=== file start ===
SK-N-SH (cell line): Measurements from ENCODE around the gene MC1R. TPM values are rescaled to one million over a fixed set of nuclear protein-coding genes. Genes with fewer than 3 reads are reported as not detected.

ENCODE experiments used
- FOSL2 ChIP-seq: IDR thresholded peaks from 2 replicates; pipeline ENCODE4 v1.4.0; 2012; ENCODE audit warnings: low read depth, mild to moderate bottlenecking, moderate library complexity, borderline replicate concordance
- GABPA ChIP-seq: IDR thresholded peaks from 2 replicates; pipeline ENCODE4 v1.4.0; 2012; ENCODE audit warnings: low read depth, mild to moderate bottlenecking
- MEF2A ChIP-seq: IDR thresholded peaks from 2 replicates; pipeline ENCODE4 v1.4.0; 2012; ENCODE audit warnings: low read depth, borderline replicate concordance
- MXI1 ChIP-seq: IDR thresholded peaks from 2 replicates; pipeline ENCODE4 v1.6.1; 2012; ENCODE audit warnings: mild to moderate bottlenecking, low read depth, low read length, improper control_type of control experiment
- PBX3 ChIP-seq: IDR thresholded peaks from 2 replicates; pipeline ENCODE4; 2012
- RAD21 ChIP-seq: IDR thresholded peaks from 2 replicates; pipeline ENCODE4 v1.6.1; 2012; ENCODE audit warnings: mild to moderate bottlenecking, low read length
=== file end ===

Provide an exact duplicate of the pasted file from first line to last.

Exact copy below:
SK-N-SH (cell line): Measurements from ENCODE around the gene MC1R. TPM values are rescaled to one million over a fixed set of nuclear protein-coding genes. Genes with fewer than 3 reads are reported as not detected.

ENCODE experiments used
- FOSL2 ChIP-seq: IDR thresholded peaks from 2 replicates; pipeline ENCODE4 v1.4.0; 2012; ENCODE audit warnings: low read depth, mild to moderate bottlenecking, moderate library complexity, borderline replicate concordance
- GABPA ChIP-seq: IDR thresholded peaks from 2 replicates; pipeline ENCODE4 v1.4.0; 2012; ENCODE audit warnings: low read depth, mild to moderate bottlenecking
- MEF2A ChIP-seq: IDR thresholded peaks from 2 replicates; pipeline ENCODE4 v1.4.0; 2012; ENCODE audit warnings: low read depth, borderline replicate concordance
- MXI1 ChIP-seq: IDR thresholded peaks from 2 replicates; pipeline ENCODE4 v1.6.1; 2012; ENCODE audit warnings: mild to moderate bottlenecking, low read depth, low read length, improper control_type of control experiment
- PBX3 ChIP-seq: IDR thresholded peaks from 2 replicates; pipeline ENCODE4; 2012
- RAD21 ChIP-seq: IDR thresholded peaks from 2 replicates; pipeline ENCODE4 v1.6.1; 2012; ENCODE audit warnings: mild to moderate bottlenecking, low read length